I also echo my hon. Friend with my second request, which is that we pursue with criminal charges any claims management firm, solicitor or member of the public found to be making a fraudulent claim. In the hierarchy of criminal activity there are more important things for the CPS and the police to focus on, but the abuse is so widespread and £2.5 billion a year is such a large sum that we should actively pursue people through the criminal justice system. Until criminal sanctions are applied to the activity, there is no disincentive, and people will keep on trying to do this.
My third recommendation or request is that, for injuries to be compensated, there should be evidence that the alleged victim went to a doctor or sought medical advice within, say, a week of the injury being sustained. People turning up a year later and saying that their neck hurts is ludicrous if, when the accident happened, they did not seek medical assistance immediately. That would be a good way to cut out almost all such claims. If the claimant did not see a doctor within a week of the accident, I suggest that the claim simply be disregarded.
My fourth suggestion is that we use the system adopted in Germany and Canada, which have firm and objective sets of criteria. At the moment claims are being satisfied without someone having to produce any evidence except to say, “My neck hurts a bit.” Without further evidence, no cash compensation should be paid—no evidence, no compensation.
My fifth suggestion again echoes something my hon. Friend said—we seem to think alike on the topic—and that is that the claim limit be 12 months, rather than the current three years. My sixth and, as I am sure the Minister will be pleased to hear, final suggestion is that the limit for lawyers getting involved on a no win, no fee basis be increased from £1,000 per claim to £5,000. It has been at the £1,000 level for 16 years, and an increase is long overdue.
I am grateful for having had the opportunity to speak. I again thank my hon. Friend for the debate. I thank the Minister for listening attentively, and I will be grateful to hear her response to my six points.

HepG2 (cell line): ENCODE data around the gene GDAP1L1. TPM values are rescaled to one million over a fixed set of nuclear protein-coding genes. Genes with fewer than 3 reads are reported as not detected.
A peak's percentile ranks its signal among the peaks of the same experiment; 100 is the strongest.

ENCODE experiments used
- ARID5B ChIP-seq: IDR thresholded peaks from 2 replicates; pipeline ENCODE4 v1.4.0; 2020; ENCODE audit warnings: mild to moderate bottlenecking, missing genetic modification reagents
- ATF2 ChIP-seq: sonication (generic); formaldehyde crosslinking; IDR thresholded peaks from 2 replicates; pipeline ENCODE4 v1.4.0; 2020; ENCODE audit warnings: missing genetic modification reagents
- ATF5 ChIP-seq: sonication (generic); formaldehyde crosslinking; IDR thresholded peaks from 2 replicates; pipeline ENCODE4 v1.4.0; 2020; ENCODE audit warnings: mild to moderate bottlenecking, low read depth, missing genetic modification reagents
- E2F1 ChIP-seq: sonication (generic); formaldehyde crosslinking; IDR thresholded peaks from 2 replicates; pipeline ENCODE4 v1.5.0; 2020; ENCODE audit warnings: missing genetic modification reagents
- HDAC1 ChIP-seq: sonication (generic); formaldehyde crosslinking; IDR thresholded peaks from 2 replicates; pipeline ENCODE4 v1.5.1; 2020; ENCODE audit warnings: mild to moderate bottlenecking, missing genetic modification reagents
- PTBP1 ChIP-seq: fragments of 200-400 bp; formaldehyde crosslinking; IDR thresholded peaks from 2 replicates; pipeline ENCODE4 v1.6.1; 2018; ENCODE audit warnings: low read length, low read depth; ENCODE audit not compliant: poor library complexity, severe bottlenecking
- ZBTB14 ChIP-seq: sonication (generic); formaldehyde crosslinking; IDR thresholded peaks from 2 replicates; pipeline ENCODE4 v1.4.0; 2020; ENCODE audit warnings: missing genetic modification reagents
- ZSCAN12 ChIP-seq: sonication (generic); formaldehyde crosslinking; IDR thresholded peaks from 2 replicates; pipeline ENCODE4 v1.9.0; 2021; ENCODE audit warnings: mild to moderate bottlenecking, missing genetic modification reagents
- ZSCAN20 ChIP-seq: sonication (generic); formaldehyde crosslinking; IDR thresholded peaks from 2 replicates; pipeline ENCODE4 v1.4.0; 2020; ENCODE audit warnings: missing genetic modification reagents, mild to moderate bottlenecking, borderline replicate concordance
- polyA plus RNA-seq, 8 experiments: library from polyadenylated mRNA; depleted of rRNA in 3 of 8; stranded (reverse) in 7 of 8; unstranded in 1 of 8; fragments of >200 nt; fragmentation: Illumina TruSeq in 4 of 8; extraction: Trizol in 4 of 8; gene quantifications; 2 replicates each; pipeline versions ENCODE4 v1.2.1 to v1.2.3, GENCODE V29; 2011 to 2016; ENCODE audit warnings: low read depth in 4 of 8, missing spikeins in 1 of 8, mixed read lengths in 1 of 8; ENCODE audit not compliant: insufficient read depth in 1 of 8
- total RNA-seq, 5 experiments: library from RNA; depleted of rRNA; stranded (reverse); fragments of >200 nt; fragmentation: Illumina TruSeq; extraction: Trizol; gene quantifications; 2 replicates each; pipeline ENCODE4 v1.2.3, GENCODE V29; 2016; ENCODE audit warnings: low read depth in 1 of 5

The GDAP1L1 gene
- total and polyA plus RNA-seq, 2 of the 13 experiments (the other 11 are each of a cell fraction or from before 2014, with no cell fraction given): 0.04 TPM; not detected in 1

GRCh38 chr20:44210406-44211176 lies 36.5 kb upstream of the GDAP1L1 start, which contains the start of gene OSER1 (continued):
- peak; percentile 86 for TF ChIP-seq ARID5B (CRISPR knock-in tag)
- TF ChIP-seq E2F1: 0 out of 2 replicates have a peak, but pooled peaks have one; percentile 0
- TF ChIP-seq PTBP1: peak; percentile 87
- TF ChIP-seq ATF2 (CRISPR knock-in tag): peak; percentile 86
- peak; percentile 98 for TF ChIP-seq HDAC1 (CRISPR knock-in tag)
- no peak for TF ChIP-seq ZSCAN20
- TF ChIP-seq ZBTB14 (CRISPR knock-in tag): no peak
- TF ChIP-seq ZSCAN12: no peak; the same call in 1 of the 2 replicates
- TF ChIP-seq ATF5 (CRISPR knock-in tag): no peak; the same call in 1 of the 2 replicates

I apologise, Mr Wilson, for being a wee bit late; I had a Committee to attend, but I rushed down straight away. I hope to return to it later, so I also apologise in advance if I have to leave before the shadow Minister, the hon. Member for Hammersmith (Andy Slaughter), and the Minister speak.
I congratulate the hon. Member for Lincoln (Karl MᶜCartney) on securing the debate. It is good for subjects that concern us all throughout the United Kingdom to be brought before the House. Every time there is a fraudulent insurance claim, we—those who do not do such things—pay for it. We have to highlight the issue. It is good to see the shadow Minister and the Minister in their places; I always look forward to the response, and I do so today.
Precise levels of fraud are unknown, but the Association of British Insurers recently published figures showing that 59,900 dishonest motor insurance claims were uncovered in 2013. I am sorry if that statistic has been reported already, but if not, I hope that it adds to the debate. That figure for claims was an increase of 34% on 2012 and represented a value of £811 million, itself up 32% on 2012. Those are staggering figures, given their effect on insurance. Dishonest claims comprise about 8% of all motor claims registered with the compensation recovery unit in 2013.
The real victims of insurance fraud are the hard-working, everyday people who have to pay inflated premiums because of the selfish actions of selfish individuals, who far too often get away with their criminal actions. Of all motor claims registered, 8% or nearly one in 10 is fraudulent. That is staggering—and that is only those claims that have been discovered to be dishonest. I am not saying that every claim is dishonest—I cannot say that, because I have no evidence for it—but that figure might be only the tip of the iceberg.